The leading causes of low back pain are overuse or injuries of the ligaments, discs or muscles within or supporting the spine. These cause permanent tensions, stiffness and imbalance in the spine. If the mechanical disorders are not treated properly, the spine will be more prone to further injury.

In addition to a chiropractic treatment, it is strongly recommended to commence a programme of fitness focusing on strengthening, stretching and often forgot but necessary aerobic exercises (walking is a great start).

The following exercises have demonstrated great outcomes in different research. However, they may not be recommended to anyone, particularly if currently suffering from back pain. It is essential to seek advice from a health professional before starting any strenuous rehabilitation programme.

Postural Relief Exercise

Hours sitting in front of screens or driving affect your posture. Common indicators of poor posture include a rounded upper back, a flat lower back and a forward head position. 

The following exercise is great to get relief and improve general posture.

Start by sitting or standing up straight. Then bring your shoulder blades back, down and in. Straighten your elbows, wrists and fingers and bring your whole arms back behind your body. Gently arch through your middle spine by pushing out your chest. Make sure you’re moving through your middle around and not your lower back. Inhale and hold for 30 seconds.



This is an excellent exercise to warm up your spine before exercising.

It should be practised as a motion exercise, not a stretch. Eight cycles are enough and should include the cervical spine with the lumbar and thoracic spine.


Single Leg Lift

This exercise is training before the use of the following curl-up. It needs to be mastered before.

You are lying on your back, one leg straight and the other bent at the knee level, and a hand placed in the natural arch of the low back. Put very slight pressure on the hand with your spine, and during all the exercise, you will keep the same pressure. Do not flatten the back to the floor. Engage and brace your core around the spine, slowly raise the straight leg, and lower it to the floor, always keeping the same pressure on the hand. Repeat ten times and change the legs, not necessarily the hand. Do not forget to breathe in and out, not releasing your bracing.


The 3 Big Exercises Routine

Crunches and sit-ups are not recommended as they lead to repetitive flexion of the back and involve too much strain on discs and joints of the spine.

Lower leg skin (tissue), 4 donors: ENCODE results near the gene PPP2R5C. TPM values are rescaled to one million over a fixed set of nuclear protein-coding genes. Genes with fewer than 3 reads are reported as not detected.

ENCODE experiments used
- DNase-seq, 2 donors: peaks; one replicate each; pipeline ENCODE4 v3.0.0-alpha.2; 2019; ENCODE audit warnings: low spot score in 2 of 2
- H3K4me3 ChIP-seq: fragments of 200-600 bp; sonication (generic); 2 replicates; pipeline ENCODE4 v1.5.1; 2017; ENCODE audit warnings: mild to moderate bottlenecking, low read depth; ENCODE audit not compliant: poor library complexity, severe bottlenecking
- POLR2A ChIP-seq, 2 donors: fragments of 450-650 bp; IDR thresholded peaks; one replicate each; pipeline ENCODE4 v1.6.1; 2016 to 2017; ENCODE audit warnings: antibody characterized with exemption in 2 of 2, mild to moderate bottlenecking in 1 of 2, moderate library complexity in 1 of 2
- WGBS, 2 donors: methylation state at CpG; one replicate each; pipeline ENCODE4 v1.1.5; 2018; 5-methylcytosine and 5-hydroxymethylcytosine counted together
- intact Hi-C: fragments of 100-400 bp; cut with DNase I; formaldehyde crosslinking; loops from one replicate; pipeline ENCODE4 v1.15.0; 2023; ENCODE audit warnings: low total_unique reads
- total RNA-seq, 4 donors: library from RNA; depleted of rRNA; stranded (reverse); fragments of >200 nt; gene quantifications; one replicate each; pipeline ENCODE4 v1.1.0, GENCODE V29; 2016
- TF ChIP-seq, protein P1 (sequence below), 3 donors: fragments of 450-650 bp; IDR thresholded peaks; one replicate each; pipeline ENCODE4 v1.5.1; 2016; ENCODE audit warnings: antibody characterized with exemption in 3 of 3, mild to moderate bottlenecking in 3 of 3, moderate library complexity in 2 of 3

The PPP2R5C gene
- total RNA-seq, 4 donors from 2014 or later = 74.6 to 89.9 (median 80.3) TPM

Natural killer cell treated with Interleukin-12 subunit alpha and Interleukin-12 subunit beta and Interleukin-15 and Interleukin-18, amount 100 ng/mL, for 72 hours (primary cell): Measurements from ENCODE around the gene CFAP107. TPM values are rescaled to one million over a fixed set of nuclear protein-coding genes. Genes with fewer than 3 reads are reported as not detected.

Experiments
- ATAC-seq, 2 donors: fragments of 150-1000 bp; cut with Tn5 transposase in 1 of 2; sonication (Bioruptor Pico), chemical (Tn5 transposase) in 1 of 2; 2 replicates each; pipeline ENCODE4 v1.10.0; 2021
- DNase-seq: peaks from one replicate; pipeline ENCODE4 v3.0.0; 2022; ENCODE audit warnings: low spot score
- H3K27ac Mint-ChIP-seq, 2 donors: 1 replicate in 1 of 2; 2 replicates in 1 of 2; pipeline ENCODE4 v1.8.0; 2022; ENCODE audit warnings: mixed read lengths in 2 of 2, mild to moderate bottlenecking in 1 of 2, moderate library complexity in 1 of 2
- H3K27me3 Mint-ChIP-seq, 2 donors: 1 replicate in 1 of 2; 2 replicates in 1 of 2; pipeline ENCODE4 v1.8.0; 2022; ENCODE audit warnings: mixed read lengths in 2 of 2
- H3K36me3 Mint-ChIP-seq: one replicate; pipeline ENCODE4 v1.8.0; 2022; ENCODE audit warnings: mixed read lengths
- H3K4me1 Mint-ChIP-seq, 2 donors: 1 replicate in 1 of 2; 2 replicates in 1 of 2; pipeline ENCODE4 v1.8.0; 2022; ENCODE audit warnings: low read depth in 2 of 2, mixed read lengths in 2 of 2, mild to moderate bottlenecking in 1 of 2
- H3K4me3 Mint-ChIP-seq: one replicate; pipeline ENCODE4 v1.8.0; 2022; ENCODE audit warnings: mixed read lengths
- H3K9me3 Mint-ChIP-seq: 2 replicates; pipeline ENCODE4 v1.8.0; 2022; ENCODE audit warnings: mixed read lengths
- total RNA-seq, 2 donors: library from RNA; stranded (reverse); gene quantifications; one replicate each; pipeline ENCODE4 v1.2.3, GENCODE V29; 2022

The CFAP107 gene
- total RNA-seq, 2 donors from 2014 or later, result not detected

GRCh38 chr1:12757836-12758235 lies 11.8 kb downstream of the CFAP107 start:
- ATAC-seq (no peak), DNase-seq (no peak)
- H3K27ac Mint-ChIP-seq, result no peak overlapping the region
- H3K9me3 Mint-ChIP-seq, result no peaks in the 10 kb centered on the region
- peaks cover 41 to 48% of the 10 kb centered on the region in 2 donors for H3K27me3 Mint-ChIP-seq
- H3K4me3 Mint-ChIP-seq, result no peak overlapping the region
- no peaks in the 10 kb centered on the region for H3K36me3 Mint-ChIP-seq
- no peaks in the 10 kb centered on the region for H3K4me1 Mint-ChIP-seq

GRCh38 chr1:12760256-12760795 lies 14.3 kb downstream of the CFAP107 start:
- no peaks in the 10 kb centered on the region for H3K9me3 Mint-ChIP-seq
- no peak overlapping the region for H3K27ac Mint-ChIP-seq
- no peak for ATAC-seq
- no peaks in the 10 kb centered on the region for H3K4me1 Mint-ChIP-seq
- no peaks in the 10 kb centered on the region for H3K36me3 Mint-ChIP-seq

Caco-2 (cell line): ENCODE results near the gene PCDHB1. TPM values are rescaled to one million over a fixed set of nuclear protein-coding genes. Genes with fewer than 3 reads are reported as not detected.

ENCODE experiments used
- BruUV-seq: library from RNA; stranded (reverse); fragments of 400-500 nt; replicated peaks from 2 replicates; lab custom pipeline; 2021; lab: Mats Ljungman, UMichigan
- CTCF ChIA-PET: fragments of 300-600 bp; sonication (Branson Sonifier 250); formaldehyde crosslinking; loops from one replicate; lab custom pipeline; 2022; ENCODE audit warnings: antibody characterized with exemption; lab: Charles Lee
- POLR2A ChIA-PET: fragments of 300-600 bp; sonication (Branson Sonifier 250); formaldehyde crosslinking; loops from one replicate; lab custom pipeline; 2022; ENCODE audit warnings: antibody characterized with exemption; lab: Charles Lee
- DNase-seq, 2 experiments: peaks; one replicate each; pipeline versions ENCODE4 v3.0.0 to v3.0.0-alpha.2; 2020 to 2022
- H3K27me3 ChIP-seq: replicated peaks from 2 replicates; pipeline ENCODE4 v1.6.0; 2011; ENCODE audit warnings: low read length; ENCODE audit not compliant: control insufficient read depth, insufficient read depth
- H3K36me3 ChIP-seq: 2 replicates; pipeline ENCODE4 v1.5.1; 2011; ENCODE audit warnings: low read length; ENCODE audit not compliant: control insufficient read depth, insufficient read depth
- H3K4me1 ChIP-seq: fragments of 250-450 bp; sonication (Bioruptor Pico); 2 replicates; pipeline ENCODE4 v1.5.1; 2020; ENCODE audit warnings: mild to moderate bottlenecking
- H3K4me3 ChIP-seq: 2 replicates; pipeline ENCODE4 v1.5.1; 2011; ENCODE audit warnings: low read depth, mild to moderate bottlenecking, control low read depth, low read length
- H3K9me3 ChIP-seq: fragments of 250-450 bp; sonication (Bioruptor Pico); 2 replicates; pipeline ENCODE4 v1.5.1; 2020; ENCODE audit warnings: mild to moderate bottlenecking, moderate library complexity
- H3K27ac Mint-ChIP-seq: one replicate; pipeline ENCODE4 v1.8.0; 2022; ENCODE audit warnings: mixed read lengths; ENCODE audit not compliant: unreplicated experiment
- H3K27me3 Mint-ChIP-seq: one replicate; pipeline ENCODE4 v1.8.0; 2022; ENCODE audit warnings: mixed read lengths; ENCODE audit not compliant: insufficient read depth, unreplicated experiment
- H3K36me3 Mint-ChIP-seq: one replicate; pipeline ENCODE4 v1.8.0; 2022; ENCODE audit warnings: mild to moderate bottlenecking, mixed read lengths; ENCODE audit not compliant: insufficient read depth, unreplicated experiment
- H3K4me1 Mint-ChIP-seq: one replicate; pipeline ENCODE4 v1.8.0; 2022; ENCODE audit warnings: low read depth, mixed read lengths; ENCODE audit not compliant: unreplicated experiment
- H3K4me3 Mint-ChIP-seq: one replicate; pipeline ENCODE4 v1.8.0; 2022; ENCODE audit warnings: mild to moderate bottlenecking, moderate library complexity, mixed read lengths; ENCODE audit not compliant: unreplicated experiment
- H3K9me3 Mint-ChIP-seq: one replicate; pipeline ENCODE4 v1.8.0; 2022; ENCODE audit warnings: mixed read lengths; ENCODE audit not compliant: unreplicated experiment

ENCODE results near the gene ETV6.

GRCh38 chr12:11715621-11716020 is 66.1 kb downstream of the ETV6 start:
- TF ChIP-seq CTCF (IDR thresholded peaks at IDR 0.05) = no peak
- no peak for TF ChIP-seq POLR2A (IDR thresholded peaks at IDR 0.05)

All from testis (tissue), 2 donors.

These exercises aim to stabilise the spine for people having an average level of fitness. It exists more advanced practices, but they would never be painful. Individual objectives must be identified. It would be more beneficial to perform them daily but not just after getting up.


Like before, one hand is located under the low back to preserve the neutral arch. One leg is straight, the other bent. It is good to alternate once during the repetitions. Brace your core around the spine.

Raise the upper shoulders off the floor. The neck and the upper back are cemented together. Focus your gaze on a spot on the ceiling. Hold for 8-10 seconds and breathe deeply. Repeat five times.

Side Bridge

It is essential that you do not have any shoulder problems regarding this exercise.

Lie on either side, bend the knees, bridge the torso between the knees on your elbow, and place straight under the shoulder. A more advanced position will be knees straight, positioning a foot in front of your other bottom foot, and bridging your body. Ensure that your upper body is not twisted or leaning forward. Hold for 8-10 seconds and repeat five times. Maintain the abdominal brace, a neutral spine and breathe properly.

Bird Dog

Hands and knees are under shoulders and hips. The spine is neutral, the abdomen braced, and gluteals squeezed. Hold one shoulder blade in and down, then raise an arm not higher than the level of the shoulders. Simultaneously, extend the opposite until the level of the hips. Do not twist the pelvis that remains horizontal and parallel to the floor. Hold for 8 seconds. Return to the starting position. Always control your movements proceeding slowly. Repeat five times the repetition of these two movements. Breathe. An advanced exercise would sweep the floor, skipping the intermediate position.

The number of repetitions is a variable between individuals’ fitness and progress. The best option is to start with five reps, holding each position between 8-10 seconds, then four, three, two and one.

There are plenty of other exercises to keep you challenged. Do not hesitate to contact our chiropractors, who have a vast experience in rehabilitation and prevention of spine injuries!

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